St Augustine of Hippo (c354 – 430AD): Christian theology

Priscian (fl. 500 AD): grammarian

It will be noted from this list that most of the authors named are Christian and were active mainly towards the end of the Late Latin period, i.e. from say 350 to 500AD. The Latin they used was beginning to diverge from the truly classical form by adopting an ‘analytical’ morphology and a word order much closer to that eventually found in the romance languages, in addition to an extended vocabulary. This newly emerging class of the language is sometimes called ‘Christian Latin’.

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4. Vulgar Latin (250 – 800BC)

The word ‘vulgar’ here means ‘of the common people, popular’ and does not carry the modern derogatory meaning.

Vulgar Latin is the commonly spoken form of that language and can be though of as beginning at the start of the Early Latin period, say 250BC, and ending with the inchoate rise of the romance languages about 800AD. Relatively little is known about it, for as it was principally spoken, there are few extant written examples of it. Such as there are include graffiti on the walls of Pompeii and dialogues between characters in the writings of

Plautus (c. 250 – 184BC): playwright

Petronius (fl. 1st century AD): satirist

There are also some (usually adverse) comments on it in the writings of grammarians of that time.

Vulgar Latin tended to vary in form and pronunciation between the different provinces of the empire and with the passage of time; so much so that about 800AD the different dialects were beginning to be sufficiently distinct from Latin and from each other to be regarded as separate languages, and in time became the romance languages, namely French, Italian, Spanish, Portuguese etc.

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5. Mediæval Latin (500 – 1200AD)

By 500AD the Christian Church in the west had finally adopted Latin (rather than Greek as had the Eastern Church) as its chosen language and was beginning to give it a new and simpler form. The last Roman emperor in the west, Romulus Augustulus, was deposed in 476AD and had no successor, the rulers thereafter being German rather than Romans. The accompanying breakdown of order meant, among other things, that Latin ceased to be taught in secular schools, so to ensure the continuance of its chosen language the Church was obliged to undertake the teaching of Latin, which it did by establishing first monastic and later cathedral schools. For this reason Mediæval Latin is sometimes called ‘Church Latin’. Like classical Latin it was a school-taught language. On the continent the corresponding spoken languages were Vulgar Latin and ultimately the various romance languages, while in Ireland and Britain, the local vernaculars were used; namely Erse in Ireland and in Britain the various Celtic languages and Anglo-Saxon. The story of Mediæval Latin can be divided into five phases as above.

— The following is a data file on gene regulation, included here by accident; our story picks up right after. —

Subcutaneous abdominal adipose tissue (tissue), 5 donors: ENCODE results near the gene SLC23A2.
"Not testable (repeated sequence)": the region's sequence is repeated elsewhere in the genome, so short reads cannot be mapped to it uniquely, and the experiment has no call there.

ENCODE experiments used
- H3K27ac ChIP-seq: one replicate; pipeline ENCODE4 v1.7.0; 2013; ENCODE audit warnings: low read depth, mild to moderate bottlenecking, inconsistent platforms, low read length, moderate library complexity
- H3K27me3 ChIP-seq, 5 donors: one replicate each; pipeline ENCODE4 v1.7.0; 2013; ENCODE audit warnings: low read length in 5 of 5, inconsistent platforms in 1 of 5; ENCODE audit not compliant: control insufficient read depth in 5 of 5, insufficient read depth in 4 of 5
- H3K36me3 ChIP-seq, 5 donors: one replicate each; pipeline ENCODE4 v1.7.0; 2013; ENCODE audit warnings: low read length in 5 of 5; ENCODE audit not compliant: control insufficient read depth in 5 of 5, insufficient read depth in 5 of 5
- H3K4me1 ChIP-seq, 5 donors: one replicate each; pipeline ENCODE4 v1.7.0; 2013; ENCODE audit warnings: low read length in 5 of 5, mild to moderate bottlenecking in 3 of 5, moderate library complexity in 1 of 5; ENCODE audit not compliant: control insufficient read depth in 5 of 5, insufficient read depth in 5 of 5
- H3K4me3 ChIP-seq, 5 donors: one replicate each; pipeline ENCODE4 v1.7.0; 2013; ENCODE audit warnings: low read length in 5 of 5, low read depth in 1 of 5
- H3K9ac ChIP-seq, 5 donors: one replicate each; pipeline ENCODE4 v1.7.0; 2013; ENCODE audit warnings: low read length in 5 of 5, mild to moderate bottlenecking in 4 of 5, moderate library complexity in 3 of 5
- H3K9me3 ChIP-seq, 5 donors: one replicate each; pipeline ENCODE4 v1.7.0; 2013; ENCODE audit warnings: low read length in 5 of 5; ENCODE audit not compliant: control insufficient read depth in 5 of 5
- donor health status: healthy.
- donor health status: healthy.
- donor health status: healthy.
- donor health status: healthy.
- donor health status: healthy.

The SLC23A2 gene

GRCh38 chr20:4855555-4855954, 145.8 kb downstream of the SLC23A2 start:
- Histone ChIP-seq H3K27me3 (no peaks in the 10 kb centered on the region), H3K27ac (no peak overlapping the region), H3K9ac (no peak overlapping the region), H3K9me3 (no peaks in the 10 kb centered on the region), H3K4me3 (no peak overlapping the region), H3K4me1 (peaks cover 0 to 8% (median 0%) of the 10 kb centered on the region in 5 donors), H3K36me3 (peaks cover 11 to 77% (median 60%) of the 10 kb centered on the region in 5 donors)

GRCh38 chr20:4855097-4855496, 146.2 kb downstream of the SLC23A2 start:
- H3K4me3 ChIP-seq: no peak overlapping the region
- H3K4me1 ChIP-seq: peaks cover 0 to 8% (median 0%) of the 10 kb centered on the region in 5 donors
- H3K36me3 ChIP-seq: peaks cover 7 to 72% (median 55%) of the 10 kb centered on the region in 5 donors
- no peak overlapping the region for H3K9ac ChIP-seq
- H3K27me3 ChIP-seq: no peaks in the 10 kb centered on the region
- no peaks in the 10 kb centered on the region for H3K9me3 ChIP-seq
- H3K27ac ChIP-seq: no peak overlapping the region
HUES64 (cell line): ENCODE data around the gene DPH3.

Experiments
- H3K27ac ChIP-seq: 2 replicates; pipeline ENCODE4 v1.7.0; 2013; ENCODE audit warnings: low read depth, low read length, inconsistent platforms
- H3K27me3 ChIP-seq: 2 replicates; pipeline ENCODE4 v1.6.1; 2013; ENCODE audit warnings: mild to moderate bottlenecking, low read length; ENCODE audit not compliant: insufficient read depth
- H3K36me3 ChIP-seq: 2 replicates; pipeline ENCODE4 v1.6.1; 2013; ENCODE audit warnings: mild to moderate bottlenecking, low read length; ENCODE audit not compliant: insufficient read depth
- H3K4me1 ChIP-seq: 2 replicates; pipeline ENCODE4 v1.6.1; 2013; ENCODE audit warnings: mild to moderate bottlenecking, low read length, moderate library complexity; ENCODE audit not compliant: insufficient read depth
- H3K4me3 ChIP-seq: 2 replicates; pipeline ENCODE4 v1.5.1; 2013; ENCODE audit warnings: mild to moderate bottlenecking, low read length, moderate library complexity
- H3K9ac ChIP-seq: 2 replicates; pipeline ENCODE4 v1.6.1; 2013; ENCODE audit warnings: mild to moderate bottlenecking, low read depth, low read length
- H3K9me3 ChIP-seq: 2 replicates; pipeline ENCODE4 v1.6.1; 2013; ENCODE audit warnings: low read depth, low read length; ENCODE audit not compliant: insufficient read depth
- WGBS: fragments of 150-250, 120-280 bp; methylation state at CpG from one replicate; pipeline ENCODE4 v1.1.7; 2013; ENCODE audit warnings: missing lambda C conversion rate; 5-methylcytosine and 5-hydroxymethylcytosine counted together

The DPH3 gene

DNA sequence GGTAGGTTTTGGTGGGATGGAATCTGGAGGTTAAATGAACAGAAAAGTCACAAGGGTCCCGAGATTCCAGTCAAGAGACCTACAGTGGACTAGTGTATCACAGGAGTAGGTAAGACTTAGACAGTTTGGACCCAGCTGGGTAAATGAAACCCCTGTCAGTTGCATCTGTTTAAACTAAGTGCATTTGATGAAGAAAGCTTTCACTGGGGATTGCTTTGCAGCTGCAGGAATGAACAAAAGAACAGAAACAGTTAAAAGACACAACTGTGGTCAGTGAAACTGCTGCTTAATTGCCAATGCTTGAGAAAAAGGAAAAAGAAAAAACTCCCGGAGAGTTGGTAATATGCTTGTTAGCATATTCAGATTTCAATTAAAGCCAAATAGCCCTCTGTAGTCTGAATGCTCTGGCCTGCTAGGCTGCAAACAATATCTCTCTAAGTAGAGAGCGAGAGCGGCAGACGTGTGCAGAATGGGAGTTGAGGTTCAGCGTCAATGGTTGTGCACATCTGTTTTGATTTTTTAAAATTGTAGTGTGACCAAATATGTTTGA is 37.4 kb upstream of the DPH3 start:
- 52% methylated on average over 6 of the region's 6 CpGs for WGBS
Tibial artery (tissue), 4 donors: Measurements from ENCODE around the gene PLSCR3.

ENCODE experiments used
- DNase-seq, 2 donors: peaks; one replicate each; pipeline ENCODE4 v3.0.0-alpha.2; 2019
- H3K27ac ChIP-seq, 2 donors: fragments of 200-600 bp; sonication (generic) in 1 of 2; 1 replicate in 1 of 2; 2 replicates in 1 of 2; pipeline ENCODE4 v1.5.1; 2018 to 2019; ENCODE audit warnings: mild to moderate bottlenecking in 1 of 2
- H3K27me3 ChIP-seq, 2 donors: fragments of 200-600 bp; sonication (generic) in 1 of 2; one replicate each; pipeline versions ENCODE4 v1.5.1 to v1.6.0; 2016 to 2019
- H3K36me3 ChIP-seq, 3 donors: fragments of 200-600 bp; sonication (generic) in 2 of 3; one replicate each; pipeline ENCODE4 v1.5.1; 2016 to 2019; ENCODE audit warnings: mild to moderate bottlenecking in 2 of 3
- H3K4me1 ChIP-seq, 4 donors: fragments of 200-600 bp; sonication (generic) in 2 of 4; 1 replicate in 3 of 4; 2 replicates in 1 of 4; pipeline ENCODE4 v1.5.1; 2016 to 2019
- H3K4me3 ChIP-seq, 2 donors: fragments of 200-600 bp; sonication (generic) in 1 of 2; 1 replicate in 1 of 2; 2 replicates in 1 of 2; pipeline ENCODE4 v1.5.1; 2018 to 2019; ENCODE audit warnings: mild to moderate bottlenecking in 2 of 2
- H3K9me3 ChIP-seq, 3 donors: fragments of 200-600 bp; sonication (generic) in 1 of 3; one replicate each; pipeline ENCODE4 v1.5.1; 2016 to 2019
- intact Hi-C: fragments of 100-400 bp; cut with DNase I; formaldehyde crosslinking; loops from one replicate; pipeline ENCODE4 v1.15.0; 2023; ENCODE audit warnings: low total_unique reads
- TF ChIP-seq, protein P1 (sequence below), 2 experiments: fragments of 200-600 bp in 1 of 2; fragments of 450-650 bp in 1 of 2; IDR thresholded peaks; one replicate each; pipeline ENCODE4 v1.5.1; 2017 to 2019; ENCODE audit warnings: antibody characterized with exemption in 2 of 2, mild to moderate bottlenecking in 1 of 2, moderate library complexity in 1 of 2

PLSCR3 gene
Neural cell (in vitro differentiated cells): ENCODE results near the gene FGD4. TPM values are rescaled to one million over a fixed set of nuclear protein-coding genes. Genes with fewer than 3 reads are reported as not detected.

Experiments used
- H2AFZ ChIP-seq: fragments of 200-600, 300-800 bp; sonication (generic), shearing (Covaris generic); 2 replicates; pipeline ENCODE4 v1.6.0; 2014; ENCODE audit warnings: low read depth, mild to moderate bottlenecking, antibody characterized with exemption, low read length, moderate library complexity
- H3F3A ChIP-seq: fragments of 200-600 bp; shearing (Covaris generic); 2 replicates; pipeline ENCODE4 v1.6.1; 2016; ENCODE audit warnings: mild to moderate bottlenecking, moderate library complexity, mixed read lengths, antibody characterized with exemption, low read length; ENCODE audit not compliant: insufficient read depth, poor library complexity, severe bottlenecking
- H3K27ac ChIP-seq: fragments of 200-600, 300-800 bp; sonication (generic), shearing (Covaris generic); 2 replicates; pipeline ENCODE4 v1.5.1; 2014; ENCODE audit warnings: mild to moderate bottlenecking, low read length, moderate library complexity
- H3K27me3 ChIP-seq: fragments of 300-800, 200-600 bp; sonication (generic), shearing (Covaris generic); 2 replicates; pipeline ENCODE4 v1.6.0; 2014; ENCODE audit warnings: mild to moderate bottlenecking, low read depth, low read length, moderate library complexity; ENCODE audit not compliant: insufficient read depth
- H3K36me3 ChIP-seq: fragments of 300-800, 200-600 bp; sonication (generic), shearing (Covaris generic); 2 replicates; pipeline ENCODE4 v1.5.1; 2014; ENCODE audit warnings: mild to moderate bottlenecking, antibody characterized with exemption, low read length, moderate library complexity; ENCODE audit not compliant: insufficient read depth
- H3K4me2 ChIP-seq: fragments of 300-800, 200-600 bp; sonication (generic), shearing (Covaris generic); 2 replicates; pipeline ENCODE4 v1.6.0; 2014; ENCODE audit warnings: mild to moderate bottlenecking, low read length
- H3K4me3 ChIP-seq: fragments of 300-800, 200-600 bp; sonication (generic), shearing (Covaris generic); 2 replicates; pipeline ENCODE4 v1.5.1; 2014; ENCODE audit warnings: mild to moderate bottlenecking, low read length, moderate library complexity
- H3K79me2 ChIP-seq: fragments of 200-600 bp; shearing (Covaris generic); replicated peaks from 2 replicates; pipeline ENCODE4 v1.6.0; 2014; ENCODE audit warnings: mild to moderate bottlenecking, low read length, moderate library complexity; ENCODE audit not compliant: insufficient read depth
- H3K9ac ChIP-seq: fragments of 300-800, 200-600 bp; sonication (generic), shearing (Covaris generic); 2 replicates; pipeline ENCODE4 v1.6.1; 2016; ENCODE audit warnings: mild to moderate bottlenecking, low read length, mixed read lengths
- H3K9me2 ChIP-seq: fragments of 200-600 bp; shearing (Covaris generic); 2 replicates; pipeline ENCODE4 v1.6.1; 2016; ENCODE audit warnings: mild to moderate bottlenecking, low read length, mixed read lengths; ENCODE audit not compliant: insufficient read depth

a. Early Mediæval Latin (500 – c.800)

i. Ireland (Hiberno-Latin)

Ireland had never been occupied by the Romans, so Latin was not used there until the coming of the Christian missionaries, the frst being St Patrick (c.385 – c.461) in 432AD. It was aught in the monasteries which were now established, in a relatively pure classical form (Late Latin), and since it never became the popular spoken language, it preserved a high standard for several centuries. Notable authors were St Columban (543 – 615) and St Adamnan (c.624 – 70f).

ii. Briatin (Anglo-Latin)

Here it was the retention of Celtic languages and Anglo-Saxon as the spoken languages which enabled a high standard of monastic school-taught Latin to be preserved. The outstanding author was the Venerable Bede (c.673 – 735) of the Benedictine monastery at Jarrow (Tyneside), whose work included translations, Bible commentaries, history and biography.

iii. The Continent

At first the lay teaching of Latin continued for a while but by about 650AD it had completely ceased and the teaching of Latin was left to the monasteries and the Church. Thereafter the turmoil of wars owing to both internal conflicts and external attacks led to a decline in the standard of Latin taught up to the end of this period. Moreover, in those parts of Europe which had been within the boundaries of the Roman Empire there was a strong tendency for the spoken Vulgar Latin to be gradually incorporated into the written language. Thus Mediæval Latin (using the term of the broad sense of ‘Latin written in the Middle Ages’) quickly came to consist largely of a rough form of Latin based on colloquial usage and containing a good many innovations in grammar and spelling, but with a still vigorous stream of relatively sound Late Latin running alongside it. After a time this rougher form of Latin was carried to Britain, presumably by the influx of French monks and clerics following the Norman conquest of 1066. Examples of authors of the time are